Lawmakers in the United States (US) have put forward a bill that seeks to regulate the issuance and management of stablecoins. The ‘Stable Tethering and Banking License Enforcement Act’ (which abbreviates to STABLE), would bring stablecoins under the jurisdiction of local and federal regulators, requiring that issuers, such as Tether (USDT), be licensed as well as impose monitoring requirements.
Stablecoins have long been an item of controversy for governments as they represent a challenge to the authority of central banks, whose job it is to maintain a stable currency system. Moreover, lawmakers are concerned that people who rely upon the value of these stablecoins don’t have the same protections they enjoy with a normal fiat currency as there is nobody to ensure the stablecoin issuers maintain reserves.
On this point, some in the crypto-community welcome the proposed rules citing a need for regulatory oversight. Others are concerned that the regulation might hinder innovation in the industry. In this article, we will delve into the detail within the STABLE Act, examining its requirements and implications for stablecoin issuers and crypto-businesses. We will also explore some of the concerns crypto-insiders have with the proposed rules as well as the arguments for the Bill. But first, let’s explore what a stablecoin is.
A stablecoin is a type of cryptocurrency that attempts to maintain a pre-specified value, either by having its value pegged to a fiat currency such as the US dollar, or a collection of assets including other cryptocurrencies.
The most popular and oldest stablecoin is Tether (USDT). Launched in 2014, USDT is a stablecoin with a value tethered to the US dollar. It is used as the denomination for nearly every USD-based trading pair on almost every single cryptocurrency exchange, dominating the stablecoin space for most of its 6-year existence. Today, USDT has over $20 billion in reserve with an equivalent amount of USDT in circulation. However, in recent years, a number of competitors have emerged with new ideas on how to achieve stable values.
Stablecoins have played an enormous role in the trading of and access to cryptocurrencies. They are underpinned by both blockchain technology and stable assets or currencies, they provide an ideal way to value and therefore trade or invest in cryptocurrencies whilst also allowing instant, low-cost and secure transactions.
The STABLE Act would regulate the makers of stablecoins. It requires issuers to seek a banking charter which would place them under the jurisdiction of existing banking law. This means the Federal Reserve, Federal Deposit Insurance Corporation (FDIC), and the banking authority in the issuer’s specific state would have to first approve the issuer’s activity.
During this approval process, prospective banks usually go through a number of investigative stages, which stablecoin issuers would also be forced to go through. These include providing detailed information on the organizer(s), the business plan, senior management team, finances, capital adequacy, and risk management infrastructure, in a process that can take more than a year. As many stablecoin projects in the cryptocurrency industry are experimental, stablecoin projects could struggle to meet these rigorous standards.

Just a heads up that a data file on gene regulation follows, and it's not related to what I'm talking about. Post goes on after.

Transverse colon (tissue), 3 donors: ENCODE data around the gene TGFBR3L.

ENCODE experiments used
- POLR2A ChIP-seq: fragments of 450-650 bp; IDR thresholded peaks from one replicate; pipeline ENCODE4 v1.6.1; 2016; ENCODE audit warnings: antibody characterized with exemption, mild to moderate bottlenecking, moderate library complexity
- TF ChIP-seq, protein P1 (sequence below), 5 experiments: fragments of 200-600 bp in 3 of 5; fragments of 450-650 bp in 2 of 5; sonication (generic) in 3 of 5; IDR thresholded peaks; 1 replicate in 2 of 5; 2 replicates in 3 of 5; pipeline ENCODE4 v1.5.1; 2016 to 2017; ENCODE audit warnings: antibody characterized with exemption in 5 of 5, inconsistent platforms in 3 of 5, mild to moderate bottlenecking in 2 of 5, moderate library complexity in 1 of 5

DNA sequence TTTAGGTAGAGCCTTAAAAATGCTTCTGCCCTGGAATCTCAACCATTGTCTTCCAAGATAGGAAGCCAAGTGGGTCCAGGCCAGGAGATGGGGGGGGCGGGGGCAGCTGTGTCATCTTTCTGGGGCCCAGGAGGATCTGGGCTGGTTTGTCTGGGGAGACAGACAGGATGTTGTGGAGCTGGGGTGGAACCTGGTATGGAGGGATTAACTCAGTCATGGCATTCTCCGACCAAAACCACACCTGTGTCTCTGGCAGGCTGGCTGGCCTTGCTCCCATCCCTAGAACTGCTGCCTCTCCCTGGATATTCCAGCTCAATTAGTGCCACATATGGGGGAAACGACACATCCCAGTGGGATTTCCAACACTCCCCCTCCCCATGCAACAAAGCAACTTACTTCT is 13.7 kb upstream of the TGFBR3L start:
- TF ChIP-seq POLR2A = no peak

Moreover, if approved, the Bill would obligate the regulators mentioned above to carry out “ongoing analysis of any systemic risk” the issuer’s stablecoin could pose to the US dollar, a move which could essentially see control of any stablecoin ceded to the authorities.
Finally, the Bill would require stablecoin issuers to maintain reserves or be insured by the FDIC. Putting the onus on the issuer’s control of the currency in this way could quickly put an end to any decentralized stablecoin.
Democrat Representative Rashida Tlaib justified proposing the Bill as an attempt to prevent “cryptocurrency providers from repeating the crimes against low and moderate-income residents of color” traditional big banks have committed. On the other hand, many in the cryptocurrency industry believe that the very people the regulations are aimed at protecting may end up being negatively impacted by them.
Notably, Facebook’s Libra (now renamed Diem) was specifically cited as an example. Circle CEO, Jeremy Allaire, told Coindesk that the underbanked had benefited from an enormous amount of innovation, brought by “non-bank fintech companies”. These regulations would be “inconsistent with the goals of supporting innovation in the fair and inclusive delivery of payments that comes from stablecoins” he said. And this is not the end it seems.
The US Financial Crimes Enforcement Network, better known as FinCEN, has recently proposed regulations that would require all US-based exchanges to verify the ownership of cryptocurrency wallets before users can withdraw to them. In an open letter to the regulator, Blockchain Capital venture partner, Ben Davenport, details why these rules would be both ineffective in achieving their goals and damaging with their impact.
However, some within the cryptocurrency community see the regulations in a positive light. They argue that, in the long-run, regulations such as the STABLE Act are an important step towards legitimizing the space, increasing users’ trust in the technology, and encouraging more businesses to explore the potential of the space.
All-in-all, 2020 has been an eventful year for cryptocurrency regulation, as governments have taken an unprecedented interest in the industry’s technology and the impact the industry is having in their countries. Both the STABLE Act and FinCEN regulations are the culmination of this interest and will likely set the stage for oversight in 2021.